Before they were born, we decided our kids would have an arranged marriage. Getting that amazing hair of hers into my posterity's eventual gene pool thrilled me. Side by side we stumbled into the joys and bumps that accompanied the newness of motherhood.  Our friendship filled the gaps in my heart where my husband was working hard at a full time job and night school getting his MBA while I fumbled into parenthood muchly solo. We could laugh and cry together about our kids' diaper blowouts, getting puked on in public, and the first time our babies were screaming their heads off in line at the grocery store check-out. These were all new experiences to us that were strangely funny when we could share them with one another. Experiences that truthfully were flat-out gross and unwanted, but we eventually learned were par for the course as young moms in the trenches of raising kids.

Not only was she funny, smart, brave, laughed at my jokes, could relate to my motherhood snags, but the girl could cook and bake. I will never forget when she invited me over for lunch. She made this amazing tortilla soup and then busted out the most amazing variety of cookies (homemade- all of it!) that have ever entered my mouth. I didn't know what it meant to be a foodie, but I had just landed in friend jack-pot y'all. YOU HAVE NO IDEA HOW GOOD THIS WOMAN'S FOOD IS! ps. When she invited me to see Willy Wonka and we both snuck in 10 pounds of candy each, I knew we were a match made in heaven.

She made me feel so normal at a time in my life when I felt very much lost. We have so many great memories. Some are of learning how to take care of our new babies on the go (The Met!) and others of meeting up for a slice of pizza with our laundry quarters just to escape cabin fever on a wintery day.

Aside from my short-lived career and baby boy, her friendship was the best gift New York gave me. To put it simply, it sucked when we decided to move away.

I have learned and been so inspired by her near and far. It's been such a treat to see her many talents explode on the internet with her photography skills, writing ability, intelligence, cooking and baking perfections, and great sense of humor. I love my family and all of my friends, but I would say if I had to be stuck on an island with one person, she would be one of the people at the top of my list. Mike's name would be above hers, but mostly because I like to have nookie with him. I wish I could be sitting next to her hearing her laugh at that line. She has the best laugh.

Today is Lindsey's birthday! As I picked up the phone to call her my throat choked and tears welled in my eyes for the friend I miss so much. I wasn't expecting to get emotional over a phone call, but I think it says a lot about the kind of friendship we got to have.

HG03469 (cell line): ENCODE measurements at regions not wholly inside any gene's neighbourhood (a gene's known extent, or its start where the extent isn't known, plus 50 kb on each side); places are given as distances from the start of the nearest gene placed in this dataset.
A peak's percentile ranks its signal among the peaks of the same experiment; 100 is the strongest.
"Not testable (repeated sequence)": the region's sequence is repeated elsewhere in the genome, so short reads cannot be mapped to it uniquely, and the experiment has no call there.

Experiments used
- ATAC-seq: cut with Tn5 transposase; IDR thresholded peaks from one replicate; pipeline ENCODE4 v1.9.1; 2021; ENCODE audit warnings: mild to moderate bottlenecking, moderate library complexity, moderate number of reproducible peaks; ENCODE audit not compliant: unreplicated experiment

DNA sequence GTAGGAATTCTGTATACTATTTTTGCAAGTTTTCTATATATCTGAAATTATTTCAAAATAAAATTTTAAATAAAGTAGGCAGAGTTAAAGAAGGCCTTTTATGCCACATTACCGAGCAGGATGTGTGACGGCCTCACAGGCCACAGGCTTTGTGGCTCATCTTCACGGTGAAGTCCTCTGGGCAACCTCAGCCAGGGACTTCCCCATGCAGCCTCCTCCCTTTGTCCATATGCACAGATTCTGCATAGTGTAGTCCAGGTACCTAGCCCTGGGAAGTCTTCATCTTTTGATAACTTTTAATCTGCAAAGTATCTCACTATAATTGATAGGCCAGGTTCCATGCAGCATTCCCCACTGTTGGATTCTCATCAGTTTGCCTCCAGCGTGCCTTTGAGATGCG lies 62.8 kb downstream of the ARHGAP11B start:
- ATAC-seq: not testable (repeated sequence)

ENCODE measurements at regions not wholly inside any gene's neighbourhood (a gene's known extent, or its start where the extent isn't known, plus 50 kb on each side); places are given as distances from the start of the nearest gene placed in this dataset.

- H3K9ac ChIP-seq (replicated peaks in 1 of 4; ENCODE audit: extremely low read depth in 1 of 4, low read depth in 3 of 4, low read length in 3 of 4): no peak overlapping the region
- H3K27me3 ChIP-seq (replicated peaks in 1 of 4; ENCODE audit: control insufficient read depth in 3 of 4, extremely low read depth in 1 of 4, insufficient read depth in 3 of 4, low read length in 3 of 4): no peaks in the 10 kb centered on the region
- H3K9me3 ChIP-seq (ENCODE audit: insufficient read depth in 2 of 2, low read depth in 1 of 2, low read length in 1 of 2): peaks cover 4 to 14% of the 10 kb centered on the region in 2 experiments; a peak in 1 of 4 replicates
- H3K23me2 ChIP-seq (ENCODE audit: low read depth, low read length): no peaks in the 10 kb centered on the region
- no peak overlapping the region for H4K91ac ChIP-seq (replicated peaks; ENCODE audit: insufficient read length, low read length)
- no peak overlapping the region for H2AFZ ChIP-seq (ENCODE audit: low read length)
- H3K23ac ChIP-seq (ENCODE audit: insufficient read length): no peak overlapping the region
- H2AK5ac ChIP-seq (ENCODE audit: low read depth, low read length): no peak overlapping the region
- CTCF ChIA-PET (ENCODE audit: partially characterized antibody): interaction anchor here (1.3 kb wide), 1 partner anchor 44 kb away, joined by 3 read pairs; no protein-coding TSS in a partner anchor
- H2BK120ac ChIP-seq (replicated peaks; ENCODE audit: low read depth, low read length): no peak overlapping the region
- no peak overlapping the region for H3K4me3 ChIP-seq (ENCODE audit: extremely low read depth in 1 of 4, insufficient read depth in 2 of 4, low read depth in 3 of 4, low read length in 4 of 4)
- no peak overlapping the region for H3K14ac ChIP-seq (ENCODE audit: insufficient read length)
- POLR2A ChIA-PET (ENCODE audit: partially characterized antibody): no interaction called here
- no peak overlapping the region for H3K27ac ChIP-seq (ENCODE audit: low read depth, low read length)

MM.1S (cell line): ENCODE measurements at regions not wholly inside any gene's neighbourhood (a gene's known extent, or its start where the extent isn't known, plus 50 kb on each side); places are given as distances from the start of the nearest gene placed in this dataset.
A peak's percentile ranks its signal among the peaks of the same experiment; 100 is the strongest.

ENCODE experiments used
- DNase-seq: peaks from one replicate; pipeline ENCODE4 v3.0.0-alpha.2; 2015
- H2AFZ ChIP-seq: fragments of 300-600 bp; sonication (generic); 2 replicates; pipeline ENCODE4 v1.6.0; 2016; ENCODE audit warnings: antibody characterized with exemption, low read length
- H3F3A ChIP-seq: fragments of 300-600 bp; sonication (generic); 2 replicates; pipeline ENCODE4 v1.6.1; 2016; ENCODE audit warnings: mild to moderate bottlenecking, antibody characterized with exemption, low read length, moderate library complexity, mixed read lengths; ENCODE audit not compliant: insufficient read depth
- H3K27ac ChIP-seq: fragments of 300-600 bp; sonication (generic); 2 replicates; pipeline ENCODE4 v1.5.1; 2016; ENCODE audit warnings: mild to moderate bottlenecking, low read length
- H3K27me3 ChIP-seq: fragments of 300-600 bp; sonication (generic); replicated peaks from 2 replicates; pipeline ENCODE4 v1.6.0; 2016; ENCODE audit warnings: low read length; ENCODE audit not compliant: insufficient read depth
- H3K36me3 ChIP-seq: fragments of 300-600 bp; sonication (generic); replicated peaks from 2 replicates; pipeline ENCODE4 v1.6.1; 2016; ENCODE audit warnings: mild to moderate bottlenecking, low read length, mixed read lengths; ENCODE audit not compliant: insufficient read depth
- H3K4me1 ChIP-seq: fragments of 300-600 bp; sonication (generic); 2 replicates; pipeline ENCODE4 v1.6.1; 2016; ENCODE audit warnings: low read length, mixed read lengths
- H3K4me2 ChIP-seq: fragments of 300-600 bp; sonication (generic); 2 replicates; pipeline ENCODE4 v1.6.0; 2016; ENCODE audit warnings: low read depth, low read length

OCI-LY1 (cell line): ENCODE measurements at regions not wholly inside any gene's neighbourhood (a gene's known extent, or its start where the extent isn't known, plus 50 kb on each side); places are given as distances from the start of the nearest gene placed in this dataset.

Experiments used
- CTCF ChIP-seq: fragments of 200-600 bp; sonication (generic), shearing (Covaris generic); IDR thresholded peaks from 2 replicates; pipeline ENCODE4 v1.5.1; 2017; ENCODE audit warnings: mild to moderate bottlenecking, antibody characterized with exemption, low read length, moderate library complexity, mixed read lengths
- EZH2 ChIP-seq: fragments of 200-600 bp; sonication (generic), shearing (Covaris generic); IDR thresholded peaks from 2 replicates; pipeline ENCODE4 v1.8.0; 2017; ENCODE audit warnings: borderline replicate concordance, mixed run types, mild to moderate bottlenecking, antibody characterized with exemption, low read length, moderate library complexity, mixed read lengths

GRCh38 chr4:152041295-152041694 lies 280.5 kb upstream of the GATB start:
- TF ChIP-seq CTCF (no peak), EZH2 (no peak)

I have several close, best friends here in Arizona that took me some time to find. I think they are all special and I adore them all equally for different reasons. But nothing ever mends the tears left in your heart when you have to move away from a best friend.

You can find her amazing food blog here.
She is also a regular contributor on Design Mom here.


Of Stake and Steak

Instead of the trip we had planned for Barcelona, just the two of us, we are home getting Mike's brain tumor(s) evicted. This was the week we would have been exploring a little bit of Paris and a lot of that town in Spain we have heard so much about. The oddest thing is I haven't thought much about it until our kind friends felt bad for us and sent us delicious cheese. It's one of many acts of kindness our family has received during the past several weeks. Barcelona isn't going anywhere. We will see it one day. This just wasn't our time for it.

I have packages of adorable thank you cards to complete sitting on my desk. I have great intentions of filling them out, but always feel overwhelmed by the volume of names that comes to my mind when I think of all the support we have been offered by friends, family, neighbors, and people from church. While Mike was in the hospital and during early days home my kids were driven to school, grandparents spent the night or tended to my kids, my house got cleaned by friends, treats were dropped off, meals were brought in, flowers were left on our counter, prayers were offered, our names were placed in the temple prayer roll, emails were sent to us, and calls of concern came in. I am certain there are more acts of kindness I may be forgetting.

It reminds me of a tree we have in our front yard. When it was newly planted, it needed stakes placed in the ground around it so it could sustain the strong winds that may come. Large, wooden rods were driven into the ground to surround the tree. Wires connected to the wooden stakes wrapped around the trunk of the tree. They remained until the tree was able to weather wind unsupported. We felt supported much like that tree in our front yard that required some help for a bit of time. When something difficult happens in a family, the love and kindness people offer really does keep you strong. Those people were like the stakes next to the tree while the winds came and it was as if their actions whispered to us: We are here to catch you and hold you up. We will not let you fall.